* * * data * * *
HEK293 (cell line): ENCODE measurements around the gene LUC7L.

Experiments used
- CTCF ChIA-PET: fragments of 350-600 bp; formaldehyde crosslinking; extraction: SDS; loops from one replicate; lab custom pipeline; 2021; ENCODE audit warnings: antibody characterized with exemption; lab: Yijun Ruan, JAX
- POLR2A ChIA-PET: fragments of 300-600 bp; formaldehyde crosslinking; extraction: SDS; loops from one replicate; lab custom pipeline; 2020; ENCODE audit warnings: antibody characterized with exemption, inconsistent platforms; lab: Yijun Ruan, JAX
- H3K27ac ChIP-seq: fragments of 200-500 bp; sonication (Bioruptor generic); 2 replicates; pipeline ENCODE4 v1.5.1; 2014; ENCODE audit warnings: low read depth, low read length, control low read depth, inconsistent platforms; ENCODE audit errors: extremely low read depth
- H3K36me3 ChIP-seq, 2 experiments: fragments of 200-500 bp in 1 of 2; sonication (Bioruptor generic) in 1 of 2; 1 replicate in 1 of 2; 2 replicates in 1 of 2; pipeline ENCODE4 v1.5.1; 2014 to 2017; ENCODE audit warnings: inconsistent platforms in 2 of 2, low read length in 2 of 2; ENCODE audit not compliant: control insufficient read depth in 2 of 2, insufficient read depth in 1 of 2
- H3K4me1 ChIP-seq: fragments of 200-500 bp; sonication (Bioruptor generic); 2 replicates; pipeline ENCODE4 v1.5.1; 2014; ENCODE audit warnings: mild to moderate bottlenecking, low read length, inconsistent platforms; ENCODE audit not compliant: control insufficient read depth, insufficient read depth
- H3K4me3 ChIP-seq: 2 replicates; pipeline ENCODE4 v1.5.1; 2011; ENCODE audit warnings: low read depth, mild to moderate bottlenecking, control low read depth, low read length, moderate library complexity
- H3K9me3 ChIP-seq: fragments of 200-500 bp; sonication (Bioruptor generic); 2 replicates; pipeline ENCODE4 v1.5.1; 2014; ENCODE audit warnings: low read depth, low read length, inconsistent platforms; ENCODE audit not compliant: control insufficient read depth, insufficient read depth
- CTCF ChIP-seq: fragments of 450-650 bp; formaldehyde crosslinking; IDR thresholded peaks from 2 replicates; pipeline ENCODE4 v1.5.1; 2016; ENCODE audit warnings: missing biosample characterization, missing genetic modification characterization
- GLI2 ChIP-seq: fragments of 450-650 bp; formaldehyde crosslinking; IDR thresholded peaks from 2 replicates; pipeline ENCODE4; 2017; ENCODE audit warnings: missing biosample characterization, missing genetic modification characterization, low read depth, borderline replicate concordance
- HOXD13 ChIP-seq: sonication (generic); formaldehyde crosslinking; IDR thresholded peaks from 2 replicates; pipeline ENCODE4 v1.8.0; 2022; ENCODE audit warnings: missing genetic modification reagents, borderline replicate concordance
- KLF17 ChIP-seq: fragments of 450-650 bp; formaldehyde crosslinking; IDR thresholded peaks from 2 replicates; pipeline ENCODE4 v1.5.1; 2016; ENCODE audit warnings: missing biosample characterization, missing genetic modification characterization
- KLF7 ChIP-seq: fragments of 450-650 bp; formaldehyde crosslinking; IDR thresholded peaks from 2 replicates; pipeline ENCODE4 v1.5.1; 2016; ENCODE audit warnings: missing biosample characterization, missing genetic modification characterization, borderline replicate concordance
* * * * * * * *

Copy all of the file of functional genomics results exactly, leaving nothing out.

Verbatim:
HEK293 (cell line): ENCODE measurements around the gene LUC7L.

Experiments used
- CTCF ChIA-PET: fragments of 350-600 bp; formaldehyde crosslinking; extraction: SDS; loops from one replicate; lab custom pipeline; 2021; ENCODE audit warnings: antibody characterized with exemption; lab: Yijun Ruan, JAX
- POLR2A ChIA-PET: fragments of 300-600 bp; formaldehyde crosslinking; extraction: SDS; loops from one replicate; lab custom pipeline; 2020; ENCODE audit warnings: antibody characterized with exemption, inconsistent platforms; lab: Yijun Ruan, JAX
- H3K27ac ChIP-seq: fragments of 200-500 bp; sonication (Bioruptor generic); 2 replicates; pipeline ENCODE4 v1.5.1; 2014; ENCODE audit warnings: low read depth, low read length, control low read depth, inconsistent platforms; ENCODE audit errors: extremely low read depth
- H3K36me3 ChIP-seq, 2 experiments: fragments of 200-500 bp in 1 of 2; sonication (Bioruptor generic) in 1 of 2; 1 replicate in 1 of 2; 2 replicates in 1 of 2; pipeline ENCODE4 v1.5.1; 2014 to 2017; ENCODE audit warnings: inconsistent platforms in 2 of 2, low read length in 2 of 2; ENCODE audit not compliant: control insufficient read depth in 2 of 2, insufficient read depth in 1 of 2
- H3K4me1 ChIP-seq: fragments of 200-500 bp; sonication (Bioruptor generic); 2 replicates; pipeline ENCODE4 v1.5.1; 2014; ENCODE audit warnings: mild to moderate bottlenecking, low read length, inconsistent platforms; ENCODE audit not compliant: control insufficient read depth, insufficient read depth
- H3K4me3 ChIP-seq: 2 replicates; pipeline ENCODE4 v1.5.1; 2011; ENCODE audit warnings: low read depth, mild to moderate bottlenecking, control low read depth, low read length, moderate library complexity
- H3K9me3 ChIP-seq: fragments of 200-500 bp; sonication (Bioruptor generic); 2 replicates; pipeline ENCODE4 v1.5.1; 2014; ENCODE audit warnings: low read depth, low read length, inconsistent platforms; ENCODE audit not compliant: control insufficient read depth, insufficient read depth
- CTCF ChIP-seq: fragments of 450-650 bp; formaldehyde crosslinking; IDR thresholded peaks from 2 replicates; pipeline ENCODE4 v1.5.1; 2016; ENCODE audit warnings: missing biosample characterization, missing genetic modification characterization
- GLI2 ChIP-seq: fragments of 450-650 bp; formaldehyde crosslinking; IDR thresholded peaks from 2 replicates; pipeline ENCODE4; 2017; ENCODE audit warnings: missing biosample characterization, missing genetic modification characterization, low read depth, borderline replicate concordance
- HOXD13 ChIP-seq: sonication (generic); formaldehyde crosslinking; IDR thresholded peaks from 2 replicates; pipeline ENCODE4 v1.8.0; 2022; ENCODE audit warnings: missing genetic modification reagents, borderline replicate concordance
- KLF17 ChIP-seq: fragments of 450-650 bp; formaldehyde crosslinking; IDR thresholded peaks from 2 replicates; pipeline ENCODE4 v1.5.1; 2016; ENCODE audit warnings: missing biosample characterization, missing genetic modification characterization
- KLF7 ChIP-seq: fragments of 450-650 bp; formaldehyde crosslinking; IDR thresholded peaks from 2 replicates; pipeline ENCODE4 v1.5.1; 2016; ENCODE audit warnings: missing biosample characterization, missing genetic modification characterization, borderline replicate concordance